- The project aims to strengthen the production, processing and marketing of maize, cassava, groundnut, red beans, poultry, goats, sheep and pigs
- Financing for the project includes a grant from IFAD ($12.4 million), as well as funding from the Government of Central African Republic ($0.9 million) and the beneficiaries themselves ($3 million)
- A financing gap of $12.6 million will be covered by future IFAD resource allocation cycles for Central African Republic
Rome– Nearly 30,000 vulnerable households will be better equipped to deal with the fragility created by past conflict and the impacts of climate change thanks to a US$29 million project announced today that aims to improve food and nutrition security in four sub-prefectures of the Central African Republic.
According to a press release, with support from the International Fund for Agricultural Development (IFAD), a financing agreement for the Project to Revitalize Crop and Livestock Production in the Savannah (PREPAS) was signed earlier by Gilbert F. Houngbo, President of IFAD, and Félix Moloua, Minister of Planning, Economy and Cooperation of the Central African Republic.
In the Central African Republic, the livelihoods of 74 per cent of the population are dependent on the agropastoral sector, which also accounts for 52 per cent of the GDP. The humanitarian and security crisis between 2013-2015 and continued conflicts have had a devastating effect on the economy, impacting food security and increasing the country’s fragility today. As a result, poverty affects about 67 per cent of the entire population.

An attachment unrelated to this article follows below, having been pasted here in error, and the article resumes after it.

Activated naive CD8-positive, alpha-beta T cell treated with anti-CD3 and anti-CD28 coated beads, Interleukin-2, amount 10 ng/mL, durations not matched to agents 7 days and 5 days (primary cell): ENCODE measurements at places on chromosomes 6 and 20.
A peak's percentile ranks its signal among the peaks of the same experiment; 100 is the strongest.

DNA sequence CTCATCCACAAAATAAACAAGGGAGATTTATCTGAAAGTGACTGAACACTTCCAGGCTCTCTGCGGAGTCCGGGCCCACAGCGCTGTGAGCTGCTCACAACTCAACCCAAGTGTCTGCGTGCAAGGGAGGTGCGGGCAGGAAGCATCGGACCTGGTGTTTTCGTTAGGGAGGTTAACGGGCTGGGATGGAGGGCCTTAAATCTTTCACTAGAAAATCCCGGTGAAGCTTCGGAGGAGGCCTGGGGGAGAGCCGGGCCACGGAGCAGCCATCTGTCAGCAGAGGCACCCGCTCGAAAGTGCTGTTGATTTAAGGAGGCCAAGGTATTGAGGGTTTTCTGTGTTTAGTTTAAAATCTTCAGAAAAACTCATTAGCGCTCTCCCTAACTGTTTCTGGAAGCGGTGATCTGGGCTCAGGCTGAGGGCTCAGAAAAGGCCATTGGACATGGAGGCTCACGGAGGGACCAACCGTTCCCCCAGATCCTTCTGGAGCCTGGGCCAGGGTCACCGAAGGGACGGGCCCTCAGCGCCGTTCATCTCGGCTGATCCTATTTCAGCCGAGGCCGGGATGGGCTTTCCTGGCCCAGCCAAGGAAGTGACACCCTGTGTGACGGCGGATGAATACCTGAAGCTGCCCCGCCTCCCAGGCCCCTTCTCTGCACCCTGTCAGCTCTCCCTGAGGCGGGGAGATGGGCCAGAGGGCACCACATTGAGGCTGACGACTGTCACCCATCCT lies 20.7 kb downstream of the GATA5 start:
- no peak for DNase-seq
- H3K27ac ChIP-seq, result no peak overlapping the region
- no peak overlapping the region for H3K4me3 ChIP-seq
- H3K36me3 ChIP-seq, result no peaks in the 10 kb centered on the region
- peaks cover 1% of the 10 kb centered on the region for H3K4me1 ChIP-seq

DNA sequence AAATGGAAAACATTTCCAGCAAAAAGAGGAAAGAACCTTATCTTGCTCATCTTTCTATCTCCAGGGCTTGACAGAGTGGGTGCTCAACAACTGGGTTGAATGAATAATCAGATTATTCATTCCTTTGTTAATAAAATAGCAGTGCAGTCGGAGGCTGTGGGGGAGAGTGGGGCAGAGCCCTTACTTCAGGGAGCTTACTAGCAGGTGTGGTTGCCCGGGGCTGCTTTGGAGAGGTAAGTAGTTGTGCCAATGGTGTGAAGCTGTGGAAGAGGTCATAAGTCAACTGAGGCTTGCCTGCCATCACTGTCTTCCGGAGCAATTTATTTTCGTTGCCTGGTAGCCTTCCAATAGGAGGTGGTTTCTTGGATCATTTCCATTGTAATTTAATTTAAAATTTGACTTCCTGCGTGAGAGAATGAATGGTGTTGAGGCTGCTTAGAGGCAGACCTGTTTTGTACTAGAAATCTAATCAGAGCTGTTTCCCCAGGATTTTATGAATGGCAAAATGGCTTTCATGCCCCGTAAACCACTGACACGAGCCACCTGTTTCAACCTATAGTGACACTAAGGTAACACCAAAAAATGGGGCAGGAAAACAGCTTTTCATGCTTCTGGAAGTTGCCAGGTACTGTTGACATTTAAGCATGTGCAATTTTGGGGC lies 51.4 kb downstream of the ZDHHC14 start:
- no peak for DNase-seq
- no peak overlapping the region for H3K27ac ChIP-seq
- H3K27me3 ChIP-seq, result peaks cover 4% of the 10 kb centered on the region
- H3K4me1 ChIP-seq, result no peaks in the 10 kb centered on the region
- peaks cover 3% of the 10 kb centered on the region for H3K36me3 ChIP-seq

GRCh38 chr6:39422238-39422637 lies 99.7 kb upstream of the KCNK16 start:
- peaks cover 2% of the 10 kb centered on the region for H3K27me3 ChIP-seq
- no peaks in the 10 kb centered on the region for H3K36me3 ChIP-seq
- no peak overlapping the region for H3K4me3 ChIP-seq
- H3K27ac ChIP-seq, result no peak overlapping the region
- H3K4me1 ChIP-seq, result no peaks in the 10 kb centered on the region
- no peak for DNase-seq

“The main causes of poverty include the poor performance of the agropastoral sector, the impact of the conflicts on the economy, lack of roads, infrastructure and public services in rural areas, vulnerability to climate change, floods and droughts, as well as scarce economic opportunities, especially for the young people.”
PREPAS will target agricultural producers in the sub-prefectures of Baoro, Bossemptélé, Bouar and Yaloké, with possible expansion to Bozoum after the project’s mid-term review. At least 50 per cent of the participants will be women, 30 per cent young people and 10 per cent heads of the most vulnerable households.
It will promote sustainable practices that help farmers adapt to climate change conditions, particularly to droughts and floods. Household members will also be trained in good dietary practices, nutrition and hygiene. Increasing the availability of highly nutritious foods will be among project goals. In an attempt to reduce tensions and promote long-term sustainability, the project will also focus on encouraging dialogue between farmers growing crops and livestock producers.
In addition, the project will establish 800 agricultural, agropastoral and market gardening groups while developing market gardens equipped with solar irrigation devices.
Also twelve product warehouses and eight input storehouses will be constructed, and 450 young people will receive training in processing, marketing or services within the value chains of selected crops and livestock.
Since 1979, IFAD has financed eight rural development programmes and projects in Central African Republic at a total cost of $160.9 million, with an IFAD investment of $71.6 million. These projects and programmes have directly benefited 123,350 rural households.